ASK people if they think there are more hurricanes than there used to be, or if they are getting stronger, and most will say yes. There are a couple of reasons for this:
1) Every time there is a hurricane, it is given 24/7 media coverage, complete with graphic images.
2) We are regularly told that they are by politicians and the media.
It is now common practice that whenever a bit of bad weather occurs, the BBC and other media outlets immediately try to link it to climate change, more often than not without the slightest evidence. Hurricanes are no exception. After Hurricane Ian hit Florida in September, the BBC was quick to publish a ‘Reality Check’ video, which brazenly claimed there was evidence that hurricanes were getting more powerful, and that there were now so many hurricanes that we were running out of alphabetical names for them.
Naturally the climate lobby, well-funded to stoke up alarm, are eager to jump on board and play on the public’s fears and gullibility. In our topsy-turvy world politicians and policymakers seem to believe what the media tell them rather than the experts who spend their lives researching hurricanes. And for years those same experts have been telling us that there are no such trends.
At the end of November the official Atlantic hurricane season ended, so it is a good time to review trends again.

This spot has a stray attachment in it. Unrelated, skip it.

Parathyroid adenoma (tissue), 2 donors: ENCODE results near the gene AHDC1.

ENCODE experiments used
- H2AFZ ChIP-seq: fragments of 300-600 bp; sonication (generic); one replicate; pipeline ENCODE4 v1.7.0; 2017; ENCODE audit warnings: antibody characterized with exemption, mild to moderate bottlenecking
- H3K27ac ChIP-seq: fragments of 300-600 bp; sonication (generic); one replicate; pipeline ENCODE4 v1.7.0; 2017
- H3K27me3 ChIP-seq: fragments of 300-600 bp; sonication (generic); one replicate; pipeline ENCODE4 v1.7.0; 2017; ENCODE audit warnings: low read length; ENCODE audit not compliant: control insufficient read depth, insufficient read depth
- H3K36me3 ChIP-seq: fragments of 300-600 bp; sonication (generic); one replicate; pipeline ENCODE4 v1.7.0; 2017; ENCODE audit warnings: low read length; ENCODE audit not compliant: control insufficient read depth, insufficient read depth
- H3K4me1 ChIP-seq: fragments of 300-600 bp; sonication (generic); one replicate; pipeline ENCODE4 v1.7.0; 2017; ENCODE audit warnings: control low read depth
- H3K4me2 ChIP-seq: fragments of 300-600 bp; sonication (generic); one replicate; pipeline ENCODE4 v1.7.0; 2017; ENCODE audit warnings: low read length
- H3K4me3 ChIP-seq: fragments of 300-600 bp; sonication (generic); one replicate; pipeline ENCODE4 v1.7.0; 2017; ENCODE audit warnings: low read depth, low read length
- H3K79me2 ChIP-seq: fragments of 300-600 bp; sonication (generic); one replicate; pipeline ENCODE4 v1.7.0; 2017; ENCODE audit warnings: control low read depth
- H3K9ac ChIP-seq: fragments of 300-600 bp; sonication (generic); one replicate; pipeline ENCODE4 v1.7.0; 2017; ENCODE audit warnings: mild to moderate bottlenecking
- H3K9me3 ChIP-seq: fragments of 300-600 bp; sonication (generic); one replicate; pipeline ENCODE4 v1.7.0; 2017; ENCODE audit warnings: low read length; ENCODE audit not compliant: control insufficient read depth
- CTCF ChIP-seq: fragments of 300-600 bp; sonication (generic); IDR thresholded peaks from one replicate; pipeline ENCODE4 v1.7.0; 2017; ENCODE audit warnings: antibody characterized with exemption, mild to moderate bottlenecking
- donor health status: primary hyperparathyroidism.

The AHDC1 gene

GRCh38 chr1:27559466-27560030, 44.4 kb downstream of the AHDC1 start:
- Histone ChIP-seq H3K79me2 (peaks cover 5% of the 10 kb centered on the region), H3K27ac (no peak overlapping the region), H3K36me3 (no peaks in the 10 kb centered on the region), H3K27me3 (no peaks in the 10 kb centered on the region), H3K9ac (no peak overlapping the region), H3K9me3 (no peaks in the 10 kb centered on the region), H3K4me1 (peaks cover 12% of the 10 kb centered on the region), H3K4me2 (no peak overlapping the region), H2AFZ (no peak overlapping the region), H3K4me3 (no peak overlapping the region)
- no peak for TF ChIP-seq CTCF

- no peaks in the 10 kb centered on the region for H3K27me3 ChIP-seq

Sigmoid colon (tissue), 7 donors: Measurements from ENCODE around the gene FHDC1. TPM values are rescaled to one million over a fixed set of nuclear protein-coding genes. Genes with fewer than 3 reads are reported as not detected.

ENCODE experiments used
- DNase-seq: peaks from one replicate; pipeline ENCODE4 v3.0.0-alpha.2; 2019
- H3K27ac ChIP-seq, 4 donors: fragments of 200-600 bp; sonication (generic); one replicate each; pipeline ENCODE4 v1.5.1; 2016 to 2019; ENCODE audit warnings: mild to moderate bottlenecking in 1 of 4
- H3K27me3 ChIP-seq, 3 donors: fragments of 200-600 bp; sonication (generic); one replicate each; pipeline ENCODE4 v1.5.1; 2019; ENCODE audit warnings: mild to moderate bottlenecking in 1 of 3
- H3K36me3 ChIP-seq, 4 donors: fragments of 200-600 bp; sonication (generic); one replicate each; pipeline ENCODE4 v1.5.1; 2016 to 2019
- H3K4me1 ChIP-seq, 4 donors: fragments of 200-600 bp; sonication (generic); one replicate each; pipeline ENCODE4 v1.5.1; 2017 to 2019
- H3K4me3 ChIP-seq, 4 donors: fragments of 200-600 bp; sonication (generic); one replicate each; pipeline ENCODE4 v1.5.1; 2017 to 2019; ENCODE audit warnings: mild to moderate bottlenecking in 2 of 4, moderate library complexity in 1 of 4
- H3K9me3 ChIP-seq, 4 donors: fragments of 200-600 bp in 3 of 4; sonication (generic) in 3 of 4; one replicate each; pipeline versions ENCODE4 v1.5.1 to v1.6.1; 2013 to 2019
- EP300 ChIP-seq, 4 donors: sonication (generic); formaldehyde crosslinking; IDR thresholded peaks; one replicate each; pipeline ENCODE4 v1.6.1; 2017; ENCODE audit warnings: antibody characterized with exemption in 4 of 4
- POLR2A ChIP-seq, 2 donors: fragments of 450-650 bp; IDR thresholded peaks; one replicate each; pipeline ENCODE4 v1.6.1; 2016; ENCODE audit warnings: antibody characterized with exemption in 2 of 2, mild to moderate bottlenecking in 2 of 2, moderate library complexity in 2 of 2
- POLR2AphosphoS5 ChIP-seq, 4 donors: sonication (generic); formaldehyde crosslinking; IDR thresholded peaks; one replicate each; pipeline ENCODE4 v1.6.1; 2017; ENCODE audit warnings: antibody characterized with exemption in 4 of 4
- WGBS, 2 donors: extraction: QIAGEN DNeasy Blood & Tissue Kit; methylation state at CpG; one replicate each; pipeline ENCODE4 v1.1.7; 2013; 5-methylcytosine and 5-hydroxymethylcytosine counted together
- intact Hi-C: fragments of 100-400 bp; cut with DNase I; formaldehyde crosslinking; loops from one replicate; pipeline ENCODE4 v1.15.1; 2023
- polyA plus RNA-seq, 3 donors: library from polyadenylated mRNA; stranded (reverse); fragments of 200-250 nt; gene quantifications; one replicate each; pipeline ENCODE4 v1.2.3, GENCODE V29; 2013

For most of the world, we have very little reliable data on hurricanes prior to the satellite era, which only began to offer comprehensive coverage in the 1980s. (Note that hurricanes are called typhoons and cyclones in other parts of the world. Generically they are all referred to as Tropical Cyclones.)
Aircraft monitoring tentatively began in the 1940s near the US coast, but the aircraft were not built to fly into the centre of powerful hurricanes. Before that there were only sporadic observations from ships.
However there is plenty of good data for hurricanes which made landfall on the US Atlantic and Gulf coasts, with records going back to the mid 19thC. This data, which is compiled by the official US Hurricane Research Division, clearly shows there are no long-term trends in the frequency of hurricanes. Nor are the stronger hurricanes, Category 3 and over, becoming more common.